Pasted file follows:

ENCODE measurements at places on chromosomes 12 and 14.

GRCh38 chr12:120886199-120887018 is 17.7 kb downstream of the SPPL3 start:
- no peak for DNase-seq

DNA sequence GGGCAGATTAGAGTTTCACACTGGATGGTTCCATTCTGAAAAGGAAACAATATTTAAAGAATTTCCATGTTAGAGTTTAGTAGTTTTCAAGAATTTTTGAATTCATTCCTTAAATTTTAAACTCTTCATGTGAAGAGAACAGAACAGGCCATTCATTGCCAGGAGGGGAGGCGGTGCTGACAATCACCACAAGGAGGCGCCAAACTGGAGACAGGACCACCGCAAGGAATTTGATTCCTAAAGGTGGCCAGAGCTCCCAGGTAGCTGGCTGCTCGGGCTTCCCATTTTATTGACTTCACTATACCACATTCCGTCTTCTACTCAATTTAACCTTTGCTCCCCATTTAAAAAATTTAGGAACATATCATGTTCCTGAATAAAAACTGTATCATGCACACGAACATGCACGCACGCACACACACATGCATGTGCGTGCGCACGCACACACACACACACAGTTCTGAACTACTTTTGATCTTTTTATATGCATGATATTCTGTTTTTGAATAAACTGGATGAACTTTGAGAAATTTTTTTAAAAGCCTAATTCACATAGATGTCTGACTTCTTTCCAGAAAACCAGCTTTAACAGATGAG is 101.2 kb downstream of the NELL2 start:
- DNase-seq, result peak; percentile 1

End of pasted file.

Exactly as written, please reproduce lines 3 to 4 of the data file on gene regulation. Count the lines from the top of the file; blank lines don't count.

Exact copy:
- no peak for DNase-seq

DNA sequence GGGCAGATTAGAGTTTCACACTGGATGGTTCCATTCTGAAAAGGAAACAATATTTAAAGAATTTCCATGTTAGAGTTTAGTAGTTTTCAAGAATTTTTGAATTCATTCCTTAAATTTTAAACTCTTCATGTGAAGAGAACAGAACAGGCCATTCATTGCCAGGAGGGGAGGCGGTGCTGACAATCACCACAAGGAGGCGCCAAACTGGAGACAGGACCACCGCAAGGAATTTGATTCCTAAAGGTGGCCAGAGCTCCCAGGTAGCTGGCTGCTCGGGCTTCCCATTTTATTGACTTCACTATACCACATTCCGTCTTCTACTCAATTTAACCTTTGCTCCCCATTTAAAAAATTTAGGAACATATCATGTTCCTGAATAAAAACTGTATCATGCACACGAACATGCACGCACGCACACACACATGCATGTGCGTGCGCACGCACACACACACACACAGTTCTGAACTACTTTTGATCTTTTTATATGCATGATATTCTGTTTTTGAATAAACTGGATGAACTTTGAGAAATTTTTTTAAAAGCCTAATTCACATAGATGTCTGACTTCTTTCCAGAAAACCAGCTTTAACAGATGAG is 101.2 kb downstream of the NELL2 start: